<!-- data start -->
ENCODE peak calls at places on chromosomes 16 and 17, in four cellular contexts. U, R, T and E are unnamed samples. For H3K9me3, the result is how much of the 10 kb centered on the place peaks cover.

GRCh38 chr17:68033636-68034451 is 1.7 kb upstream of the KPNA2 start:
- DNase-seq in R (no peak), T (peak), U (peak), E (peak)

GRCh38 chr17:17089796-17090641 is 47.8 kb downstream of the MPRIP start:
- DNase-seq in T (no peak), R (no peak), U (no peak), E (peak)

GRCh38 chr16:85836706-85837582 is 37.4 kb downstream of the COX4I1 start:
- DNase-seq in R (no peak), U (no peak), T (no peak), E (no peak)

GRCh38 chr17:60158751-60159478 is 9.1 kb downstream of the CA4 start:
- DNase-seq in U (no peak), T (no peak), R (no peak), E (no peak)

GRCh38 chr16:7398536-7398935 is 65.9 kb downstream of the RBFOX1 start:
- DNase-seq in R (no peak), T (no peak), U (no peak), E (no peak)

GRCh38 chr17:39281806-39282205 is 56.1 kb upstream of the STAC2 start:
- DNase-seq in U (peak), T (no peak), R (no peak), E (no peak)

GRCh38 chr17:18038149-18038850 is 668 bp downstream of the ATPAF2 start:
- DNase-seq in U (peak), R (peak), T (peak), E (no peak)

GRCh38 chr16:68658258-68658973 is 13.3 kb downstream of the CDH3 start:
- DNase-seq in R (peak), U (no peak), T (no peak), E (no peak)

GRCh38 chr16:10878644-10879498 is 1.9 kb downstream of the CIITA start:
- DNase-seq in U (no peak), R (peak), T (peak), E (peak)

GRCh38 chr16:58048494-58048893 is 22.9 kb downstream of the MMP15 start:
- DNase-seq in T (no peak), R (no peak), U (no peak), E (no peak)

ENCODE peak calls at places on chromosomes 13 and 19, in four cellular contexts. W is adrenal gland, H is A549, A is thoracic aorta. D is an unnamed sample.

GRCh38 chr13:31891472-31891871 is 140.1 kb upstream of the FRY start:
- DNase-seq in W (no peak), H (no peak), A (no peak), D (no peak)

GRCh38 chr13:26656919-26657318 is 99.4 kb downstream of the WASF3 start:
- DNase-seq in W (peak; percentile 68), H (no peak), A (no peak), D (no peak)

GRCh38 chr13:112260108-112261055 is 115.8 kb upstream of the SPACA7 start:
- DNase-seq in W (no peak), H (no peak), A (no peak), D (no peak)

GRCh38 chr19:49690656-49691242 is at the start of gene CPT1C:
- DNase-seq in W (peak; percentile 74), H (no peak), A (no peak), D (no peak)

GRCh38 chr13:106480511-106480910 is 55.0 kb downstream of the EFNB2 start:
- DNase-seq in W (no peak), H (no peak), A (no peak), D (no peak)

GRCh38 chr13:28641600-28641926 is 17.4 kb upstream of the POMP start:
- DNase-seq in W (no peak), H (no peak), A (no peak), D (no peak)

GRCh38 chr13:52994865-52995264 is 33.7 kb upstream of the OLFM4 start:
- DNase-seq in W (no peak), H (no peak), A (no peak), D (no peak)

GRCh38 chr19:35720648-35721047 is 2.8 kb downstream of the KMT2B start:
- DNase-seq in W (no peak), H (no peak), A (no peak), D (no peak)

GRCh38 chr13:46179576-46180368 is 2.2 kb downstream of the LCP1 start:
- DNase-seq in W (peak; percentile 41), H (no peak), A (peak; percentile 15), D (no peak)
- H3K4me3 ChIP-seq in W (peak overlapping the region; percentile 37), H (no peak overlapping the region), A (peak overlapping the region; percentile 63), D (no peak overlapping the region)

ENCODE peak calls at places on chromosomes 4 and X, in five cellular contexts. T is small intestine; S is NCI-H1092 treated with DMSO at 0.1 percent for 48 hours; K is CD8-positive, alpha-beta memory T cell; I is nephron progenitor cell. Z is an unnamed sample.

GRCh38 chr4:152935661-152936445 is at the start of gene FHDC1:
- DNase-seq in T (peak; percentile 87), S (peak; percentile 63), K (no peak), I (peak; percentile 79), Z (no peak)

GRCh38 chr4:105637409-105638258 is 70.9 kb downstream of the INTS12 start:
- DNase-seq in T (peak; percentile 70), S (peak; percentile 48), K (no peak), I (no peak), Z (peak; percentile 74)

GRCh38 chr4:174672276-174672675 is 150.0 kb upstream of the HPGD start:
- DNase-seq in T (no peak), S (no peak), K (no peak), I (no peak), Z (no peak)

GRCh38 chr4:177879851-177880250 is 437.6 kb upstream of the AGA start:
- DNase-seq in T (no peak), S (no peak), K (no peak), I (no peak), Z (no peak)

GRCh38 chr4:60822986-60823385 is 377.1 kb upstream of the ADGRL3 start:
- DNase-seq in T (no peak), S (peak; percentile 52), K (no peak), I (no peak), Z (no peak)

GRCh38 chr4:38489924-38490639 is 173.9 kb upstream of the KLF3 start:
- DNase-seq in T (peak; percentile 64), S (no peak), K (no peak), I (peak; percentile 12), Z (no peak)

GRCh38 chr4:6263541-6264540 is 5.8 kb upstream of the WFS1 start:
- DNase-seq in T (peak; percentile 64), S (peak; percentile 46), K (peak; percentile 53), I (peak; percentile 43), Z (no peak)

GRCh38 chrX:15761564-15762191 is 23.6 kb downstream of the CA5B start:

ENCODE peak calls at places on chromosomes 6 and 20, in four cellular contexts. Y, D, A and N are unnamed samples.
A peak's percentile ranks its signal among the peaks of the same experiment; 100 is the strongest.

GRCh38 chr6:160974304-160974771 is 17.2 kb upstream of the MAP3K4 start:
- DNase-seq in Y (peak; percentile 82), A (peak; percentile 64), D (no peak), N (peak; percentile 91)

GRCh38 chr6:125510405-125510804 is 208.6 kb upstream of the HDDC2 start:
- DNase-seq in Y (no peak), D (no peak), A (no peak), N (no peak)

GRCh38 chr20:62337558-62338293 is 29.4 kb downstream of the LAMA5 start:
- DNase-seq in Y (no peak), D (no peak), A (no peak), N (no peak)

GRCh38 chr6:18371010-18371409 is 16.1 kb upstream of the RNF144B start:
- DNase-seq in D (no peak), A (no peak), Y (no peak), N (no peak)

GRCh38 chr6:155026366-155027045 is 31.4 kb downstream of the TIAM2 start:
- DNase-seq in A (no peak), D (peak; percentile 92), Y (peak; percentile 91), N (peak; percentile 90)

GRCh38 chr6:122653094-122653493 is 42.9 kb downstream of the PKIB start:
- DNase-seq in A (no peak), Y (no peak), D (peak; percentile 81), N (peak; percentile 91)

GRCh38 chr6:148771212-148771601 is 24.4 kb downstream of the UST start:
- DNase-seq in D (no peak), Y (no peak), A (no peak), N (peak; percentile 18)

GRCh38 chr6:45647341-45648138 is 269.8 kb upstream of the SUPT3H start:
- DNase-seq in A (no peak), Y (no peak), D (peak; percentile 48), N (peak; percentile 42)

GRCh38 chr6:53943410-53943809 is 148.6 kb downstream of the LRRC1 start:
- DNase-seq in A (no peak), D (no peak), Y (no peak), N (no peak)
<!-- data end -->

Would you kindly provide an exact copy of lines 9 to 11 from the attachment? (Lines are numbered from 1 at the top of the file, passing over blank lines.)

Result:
- DNase-seq in U (no peak), T (no peak), R (no peak), E (no peak)

GRCh38 chr16:7398536-7398935 is 65.9 kb downstream of the RBFOX1 start:
- DNase-seq in R (no peak), T (no peak), U (no peak), E (no peak)